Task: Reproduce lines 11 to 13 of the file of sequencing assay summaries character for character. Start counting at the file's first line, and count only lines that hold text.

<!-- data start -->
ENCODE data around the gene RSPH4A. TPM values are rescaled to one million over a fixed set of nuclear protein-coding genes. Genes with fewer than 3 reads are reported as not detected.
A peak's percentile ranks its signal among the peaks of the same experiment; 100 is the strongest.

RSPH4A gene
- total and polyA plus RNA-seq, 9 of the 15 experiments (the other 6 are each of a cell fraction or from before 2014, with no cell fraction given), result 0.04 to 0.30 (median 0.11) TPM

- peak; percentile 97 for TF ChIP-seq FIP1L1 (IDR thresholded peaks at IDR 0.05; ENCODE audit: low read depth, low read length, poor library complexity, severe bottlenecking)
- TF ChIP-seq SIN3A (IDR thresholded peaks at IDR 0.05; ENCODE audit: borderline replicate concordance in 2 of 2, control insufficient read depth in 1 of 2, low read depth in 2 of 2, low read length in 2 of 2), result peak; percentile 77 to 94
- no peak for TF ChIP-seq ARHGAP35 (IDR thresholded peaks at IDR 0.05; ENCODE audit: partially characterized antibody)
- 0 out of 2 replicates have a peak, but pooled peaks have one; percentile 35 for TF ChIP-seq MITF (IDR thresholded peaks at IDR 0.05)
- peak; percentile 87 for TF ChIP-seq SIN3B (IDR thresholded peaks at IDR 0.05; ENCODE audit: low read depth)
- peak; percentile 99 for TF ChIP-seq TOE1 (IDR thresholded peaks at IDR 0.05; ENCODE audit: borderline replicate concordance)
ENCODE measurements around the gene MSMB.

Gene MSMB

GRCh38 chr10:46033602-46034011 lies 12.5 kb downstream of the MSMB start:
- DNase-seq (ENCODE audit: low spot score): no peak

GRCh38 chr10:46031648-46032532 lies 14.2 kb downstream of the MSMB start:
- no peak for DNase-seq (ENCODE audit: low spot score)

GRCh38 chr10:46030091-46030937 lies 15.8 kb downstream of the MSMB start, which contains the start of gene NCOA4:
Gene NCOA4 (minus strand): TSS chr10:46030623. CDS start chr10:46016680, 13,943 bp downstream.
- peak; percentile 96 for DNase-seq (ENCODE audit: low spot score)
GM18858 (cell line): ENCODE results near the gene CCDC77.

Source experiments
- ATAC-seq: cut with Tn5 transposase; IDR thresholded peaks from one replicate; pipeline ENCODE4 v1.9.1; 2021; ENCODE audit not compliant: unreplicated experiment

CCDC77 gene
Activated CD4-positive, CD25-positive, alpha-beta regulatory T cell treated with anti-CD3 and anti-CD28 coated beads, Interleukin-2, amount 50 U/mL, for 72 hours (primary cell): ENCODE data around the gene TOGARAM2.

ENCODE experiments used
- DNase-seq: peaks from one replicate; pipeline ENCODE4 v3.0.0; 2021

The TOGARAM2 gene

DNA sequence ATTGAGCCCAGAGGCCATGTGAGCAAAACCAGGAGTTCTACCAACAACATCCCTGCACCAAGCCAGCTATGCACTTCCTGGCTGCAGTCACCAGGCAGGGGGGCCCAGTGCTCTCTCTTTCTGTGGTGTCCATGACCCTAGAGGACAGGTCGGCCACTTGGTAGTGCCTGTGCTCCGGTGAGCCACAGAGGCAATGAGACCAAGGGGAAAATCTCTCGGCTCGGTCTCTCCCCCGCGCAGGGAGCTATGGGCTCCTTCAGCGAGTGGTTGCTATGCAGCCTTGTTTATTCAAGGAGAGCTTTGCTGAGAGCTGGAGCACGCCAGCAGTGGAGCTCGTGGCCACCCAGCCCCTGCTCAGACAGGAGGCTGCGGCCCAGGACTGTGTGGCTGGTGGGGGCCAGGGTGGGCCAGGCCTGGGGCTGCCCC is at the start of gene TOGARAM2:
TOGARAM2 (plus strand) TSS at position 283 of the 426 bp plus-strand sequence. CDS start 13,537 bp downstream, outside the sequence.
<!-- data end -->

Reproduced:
ENCODE measurements around the gene MSMB.

Gene MSMB

GRCh38 chr10:46033602-46034011 lies 12.5 kb downstream of the MSMB start: